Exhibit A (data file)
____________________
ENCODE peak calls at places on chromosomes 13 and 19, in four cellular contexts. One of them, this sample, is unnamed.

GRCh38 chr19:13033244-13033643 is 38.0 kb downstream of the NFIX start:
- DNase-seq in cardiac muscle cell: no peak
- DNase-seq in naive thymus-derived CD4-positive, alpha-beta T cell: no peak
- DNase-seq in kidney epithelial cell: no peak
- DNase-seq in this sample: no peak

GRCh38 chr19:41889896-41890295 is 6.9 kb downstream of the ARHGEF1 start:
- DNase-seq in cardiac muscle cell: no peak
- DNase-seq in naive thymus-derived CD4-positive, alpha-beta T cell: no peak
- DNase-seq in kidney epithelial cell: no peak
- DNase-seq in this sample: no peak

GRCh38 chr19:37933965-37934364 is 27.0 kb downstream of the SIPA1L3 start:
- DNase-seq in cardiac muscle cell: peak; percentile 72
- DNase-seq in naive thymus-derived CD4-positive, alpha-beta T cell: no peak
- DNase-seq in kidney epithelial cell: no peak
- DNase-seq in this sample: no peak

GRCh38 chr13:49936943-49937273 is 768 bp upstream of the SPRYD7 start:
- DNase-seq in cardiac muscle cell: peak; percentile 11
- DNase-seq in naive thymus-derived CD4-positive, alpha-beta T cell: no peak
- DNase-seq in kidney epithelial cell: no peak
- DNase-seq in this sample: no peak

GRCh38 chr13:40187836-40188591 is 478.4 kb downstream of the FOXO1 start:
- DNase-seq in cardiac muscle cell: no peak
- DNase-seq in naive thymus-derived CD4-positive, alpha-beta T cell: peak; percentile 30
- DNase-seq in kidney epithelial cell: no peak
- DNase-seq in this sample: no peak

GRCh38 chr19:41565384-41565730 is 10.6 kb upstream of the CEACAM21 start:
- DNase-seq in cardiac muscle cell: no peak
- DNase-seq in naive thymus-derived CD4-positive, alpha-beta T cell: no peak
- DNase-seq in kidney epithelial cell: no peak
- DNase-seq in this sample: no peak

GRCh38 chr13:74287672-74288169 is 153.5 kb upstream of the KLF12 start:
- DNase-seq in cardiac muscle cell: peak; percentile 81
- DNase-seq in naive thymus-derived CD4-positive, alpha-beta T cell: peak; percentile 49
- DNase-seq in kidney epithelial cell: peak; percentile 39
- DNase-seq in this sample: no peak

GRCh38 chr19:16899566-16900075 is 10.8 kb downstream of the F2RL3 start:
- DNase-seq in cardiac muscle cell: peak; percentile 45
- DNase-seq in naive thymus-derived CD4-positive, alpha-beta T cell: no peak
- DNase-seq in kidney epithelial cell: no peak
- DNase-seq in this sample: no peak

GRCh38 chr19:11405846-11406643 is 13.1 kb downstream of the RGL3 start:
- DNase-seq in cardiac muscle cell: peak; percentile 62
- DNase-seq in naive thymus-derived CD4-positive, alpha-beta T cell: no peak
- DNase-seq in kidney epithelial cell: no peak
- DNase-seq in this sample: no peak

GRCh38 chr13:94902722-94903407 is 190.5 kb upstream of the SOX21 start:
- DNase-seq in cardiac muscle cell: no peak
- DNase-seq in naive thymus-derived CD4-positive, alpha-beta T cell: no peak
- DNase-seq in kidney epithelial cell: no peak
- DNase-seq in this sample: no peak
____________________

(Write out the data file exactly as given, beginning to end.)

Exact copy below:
ENCODE peak calls at places on chromosomes 13 and 19, in four cellular contexts. One of them, this sample, is unnamed.

GRCh38 chr19:13033244-13033643 is 38.0 kb downstream of the NFIX start:
- DNase-seq in cardiac muscle cell: no peak
- DNase-seq in naive thymus-derived CD4-positive, alpha-beta T cell: no peak
- DNase-seq in kidney epithelial cell: no peak
- DNase-seq in this sample: no peak

GRCh38 chr19:41889896-41890295 is 6.9 kb downstream of the ARHGEF1 start:
- DNase-seq in cardiac muscle cell: no peak
- DNase-seq in naive thymus-derived CD4-positive, alpha-beta T cell: no peak
- DNase-seq in kidney epithelial cell: no peak
- DNase-seq in this sample: no peak

GRCh38 chr19:37933965-37934364 is 27.0 kb downstream of the SIPA1L3 start:
- DNase-seq in cardiac muscle cell: peak; percentile 72
- DNase-seq in naive thymus-derived CD4-positive, alpha-beta T cell: no peak
- DNase-seq in kidney epithelial cell: no peak
- DNase-seq in this sample: no peak

GRCh38 chr13:49936943-49937273 is 768 bp upstream of the SPRYD7 start:
- DNase-seq in cardiac muscle cell: peak; percentile 11
- DNase-seq in naive thymus-derived CD4-positive, alpha-beta T cell: no peak
- DNase-seq in kidney epithelial cell: no peak
- DNase-seq in this sample: no peak

GRCh38 chr13:40187836-40188591 is 478.4 kb downstream of the FOXO1 start:
- DNase-seq in cardiac muscle cell: no peak
- DNase-seq in naive thymus-derived CD4-positive, alpha-beta T cell: peak; percentile 30
- DNase-seq in kidney epithelial cell: no peak
- DNase-seq in this sample: no peak

GRCh38 chr19:41565384-41565730 is 10.6 kb upstream of the CEACAM21 start:
- DNase-seq in cardiac muscle cell: no peak
- DNase-seq in naive thymus-derived CD4-positive, alpha-beta T cell: no peak
- DNase-seq in kidney epithelial cell: no peak
- DNase-seq in this sample: no peak

GRCh38 chr13:74287672-74288169 is 153.5 kb upstream of the KLF12 start:
- DNase-seq in cardiac muscle cell: peak; percentile 81
- DNase-seq in naive thymus-derived CD4-positive, alpha-beta T cell: peak; percentile 49
- DNase-seq in kidney epithelial cell: peak; percentile 39
- DNase-seq in this sample: no peak

GRCh38 chr19:16899566-16900075 is 10.8 kb downstream of the F2RL3 start:
- DNase-seq in cardiac muscle cell: peak; percentile 45
- DNase-seq in naive thymus-derived CD4-positive, alpha-beta T cell: no peak
- DNase-seq in kidney epithelial cell: no peak
- DNase-seq in this sample: no peak

GRCh38 chr19:11405846-11406643 is 13.1 kb downstream of the RGL3 start:
- DNase-seq in cardiac muscle cell: peak; percentile 62
- DNase-seq in naive thymus-derived CD4-positive, alpha-beta T cell: no peak
- DNase-seq in kidney epithelial cell: no peak
- DNase-seq in this sample: no peak

GRCh38 chr13:94902722-94903407 is 190.5 kb upstream of the SOX21 start:
- DNase-seq in cardiac muscle cell: no peak
- DNase-seq in naive thymus-derived CD4-positive, alpha-beta T cell: no peak
- DNase-seq in kidney epithelial cell: no peak
- DNase-seq in this sample: no peak